This article is taken from James Opie’s recently published book, Approaching Inner Work: Michael Currer-Briggs on the Gurdjieff Teaching, Portland, OR: Gurdjieff Books and Music, 2011, pp. 31–33. The book is available at: “www.gurdjieffbooksandmusic.com.”
Meeting another day in a main building at the Farm known as “the barn,” I asked Mr. Briggs what he had learned about inner work from Madame de Salzmann in both Europe and Afghanistan.
He lit a cigarette and for a moment said nothing.
“You touch on a quite sensitive question. Decisions related to sharing more advanced oral teachings are fraught with challenges. On the one hand, a person with access to techniques and special materials naturally wants to share them with others who may benefit. It is like having a key to a room filled with treasures. A generous person with such a key has many friends and, without thinking much about it, wants to share these riches with them. But, does the treasure really belong to him? Is it certain that access will benefit his friends? How is the person who obtained a key to sort out these questions?
“Mr. Gurdjieff’s teaching is not simply for ‘development.’ Diseased cells also ‘develop.’ As Madame de Salzmann frequently reminds us, this teaching is for ‘harmonious development.’
“Without a balanced preparation, a student may gain exposure to specific practices in ways that strengthen existing imbalances, rather than illuminating and moderating them. A person whose level of self-knowledge is rudimentary, but who is unaware that this is so, may, on hearing about advanced facets of the oral teaching, automatically seek and expect access to them. If the person can be helped to see attitudes at work within him and question what is pulling the strings, both he and the person helping him may take a forward step. Practicing a willingness to question oneself, the foundation for gaining access to further lines of teaching is strengthened.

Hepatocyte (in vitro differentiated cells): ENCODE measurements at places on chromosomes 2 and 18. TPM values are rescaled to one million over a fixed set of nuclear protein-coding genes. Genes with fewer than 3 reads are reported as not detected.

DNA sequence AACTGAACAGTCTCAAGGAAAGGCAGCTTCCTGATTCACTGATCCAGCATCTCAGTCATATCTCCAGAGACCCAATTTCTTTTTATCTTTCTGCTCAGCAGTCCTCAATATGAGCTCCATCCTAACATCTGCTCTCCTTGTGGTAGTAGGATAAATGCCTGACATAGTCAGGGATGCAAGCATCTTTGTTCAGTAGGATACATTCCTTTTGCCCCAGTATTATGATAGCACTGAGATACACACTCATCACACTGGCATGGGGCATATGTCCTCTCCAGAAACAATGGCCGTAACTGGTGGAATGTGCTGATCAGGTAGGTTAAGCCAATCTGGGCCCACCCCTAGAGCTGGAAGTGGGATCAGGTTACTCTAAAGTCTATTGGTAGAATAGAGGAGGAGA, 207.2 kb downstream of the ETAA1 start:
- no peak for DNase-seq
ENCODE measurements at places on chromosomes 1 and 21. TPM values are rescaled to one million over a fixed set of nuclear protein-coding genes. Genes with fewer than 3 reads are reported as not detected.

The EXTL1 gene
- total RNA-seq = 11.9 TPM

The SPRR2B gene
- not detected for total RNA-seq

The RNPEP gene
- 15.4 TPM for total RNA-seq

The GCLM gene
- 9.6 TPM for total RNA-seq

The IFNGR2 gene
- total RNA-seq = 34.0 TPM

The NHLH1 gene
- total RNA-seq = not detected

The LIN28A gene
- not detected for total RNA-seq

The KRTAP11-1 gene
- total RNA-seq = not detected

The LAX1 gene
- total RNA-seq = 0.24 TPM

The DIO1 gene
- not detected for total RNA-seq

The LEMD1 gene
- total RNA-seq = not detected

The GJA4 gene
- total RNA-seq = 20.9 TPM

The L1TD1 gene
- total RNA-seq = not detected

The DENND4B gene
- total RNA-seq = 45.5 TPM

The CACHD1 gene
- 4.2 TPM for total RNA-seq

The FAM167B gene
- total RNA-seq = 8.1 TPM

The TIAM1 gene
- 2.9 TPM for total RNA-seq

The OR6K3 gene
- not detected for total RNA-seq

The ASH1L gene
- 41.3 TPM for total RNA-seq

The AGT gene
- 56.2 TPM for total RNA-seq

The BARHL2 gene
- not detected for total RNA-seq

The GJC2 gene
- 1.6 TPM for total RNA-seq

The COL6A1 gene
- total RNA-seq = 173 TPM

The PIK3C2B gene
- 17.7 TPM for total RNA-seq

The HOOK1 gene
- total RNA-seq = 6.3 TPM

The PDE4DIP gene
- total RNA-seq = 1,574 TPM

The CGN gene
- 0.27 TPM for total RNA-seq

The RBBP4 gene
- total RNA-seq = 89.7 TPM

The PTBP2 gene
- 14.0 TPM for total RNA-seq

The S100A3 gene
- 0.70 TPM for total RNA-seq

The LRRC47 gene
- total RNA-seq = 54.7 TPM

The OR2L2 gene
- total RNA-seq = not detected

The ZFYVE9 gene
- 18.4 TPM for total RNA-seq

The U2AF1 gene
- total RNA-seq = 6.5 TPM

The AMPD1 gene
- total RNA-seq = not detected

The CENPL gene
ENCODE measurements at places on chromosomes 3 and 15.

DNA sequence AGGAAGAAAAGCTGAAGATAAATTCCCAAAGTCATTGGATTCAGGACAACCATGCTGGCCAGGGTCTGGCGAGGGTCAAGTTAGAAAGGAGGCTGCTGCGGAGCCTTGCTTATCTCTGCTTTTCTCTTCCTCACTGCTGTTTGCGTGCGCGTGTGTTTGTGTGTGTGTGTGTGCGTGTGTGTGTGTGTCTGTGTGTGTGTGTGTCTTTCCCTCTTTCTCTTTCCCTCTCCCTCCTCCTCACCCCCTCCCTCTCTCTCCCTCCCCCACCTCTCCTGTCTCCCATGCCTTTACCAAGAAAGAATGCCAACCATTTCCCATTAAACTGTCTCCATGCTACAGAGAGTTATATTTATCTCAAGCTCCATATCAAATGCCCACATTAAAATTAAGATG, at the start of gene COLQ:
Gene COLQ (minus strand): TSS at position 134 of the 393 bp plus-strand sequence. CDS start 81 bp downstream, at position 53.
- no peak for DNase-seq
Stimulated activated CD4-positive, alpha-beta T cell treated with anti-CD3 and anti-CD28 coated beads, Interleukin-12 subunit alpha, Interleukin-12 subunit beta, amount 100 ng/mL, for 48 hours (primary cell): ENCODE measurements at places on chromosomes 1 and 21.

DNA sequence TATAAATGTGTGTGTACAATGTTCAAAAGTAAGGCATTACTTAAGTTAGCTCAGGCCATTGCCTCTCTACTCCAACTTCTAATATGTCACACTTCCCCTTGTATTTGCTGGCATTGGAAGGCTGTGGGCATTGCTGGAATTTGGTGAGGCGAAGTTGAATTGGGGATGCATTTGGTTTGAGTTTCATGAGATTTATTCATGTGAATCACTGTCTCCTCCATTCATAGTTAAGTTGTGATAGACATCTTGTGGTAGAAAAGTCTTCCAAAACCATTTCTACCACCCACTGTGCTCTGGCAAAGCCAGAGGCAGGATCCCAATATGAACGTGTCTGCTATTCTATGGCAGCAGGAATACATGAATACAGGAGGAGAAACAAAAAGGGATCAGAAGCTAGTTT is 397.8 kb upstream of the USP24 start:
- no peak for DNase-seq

“For as many steps as there are forward, toward seeing the truth about oneself, there are as many steps of avoidance. One pattern of avoidance involves becoming absorbed prematurely in advanced techniques.
“Consider, also, the judgment of the person who has obtained a key and feels inclined to share it. Can these generous impulses be questioned and pondered? Has the person possessing the key discussed options with a peer, or is there inner resistance to examining this with someone who may introduce an unwelcome perspective? The more we examine our motives, the more the possibility of a choice appears. Otherwise, there is no real choice, but merely the acting out of impulses involving unexamined risks.
“There is yet a further challenge. Just as it is possible to share too freely, it is possible to hold too tightly. Experience shows that a person with access to sensitive materials may relate to them with unrecognized attitudes of entitlement, or even hoarding. It is not easy to see unconscious impulses of these kinds, which relate not only to ‘power’ in the external sense, but also inside the individual, where a fundamental power-struggle needs to begin.
“If precious teachings are shared too freely, we err in one direction. If held too tightly, we err in another. Not many can function with awareness on this razor’s edge.”
While my question about Madame de Salzmann’s teaching remained unanswered, Mr. Briggs’ response gave me a great deal to ponder, then and into the future.
~ • ~
Michael Currer-Briggs (1922–1980) worked under the guidance of Jane Heap during World War II and traveled to France to meet Gurdjieff when the war ended. After Gurdjieff’s death, while following a career in the British theatrical world as director and producer, he continued to work with Jane Heap and also with Madame de Salzmann. James Opie met him in Afghanistan during the filming of Meetings with Remarkable Men, for which Mr. Briggs served as executive producer, and their meetings continued while Mr. Briggs lived briefly in the United States. The conversation related in this chapter took place at Two Rivers Farm in Aurora, Oregon, where Mr. Briggs was visiting his friend Mrs. A. L. Staveley, who had also worked with Jane Heap.
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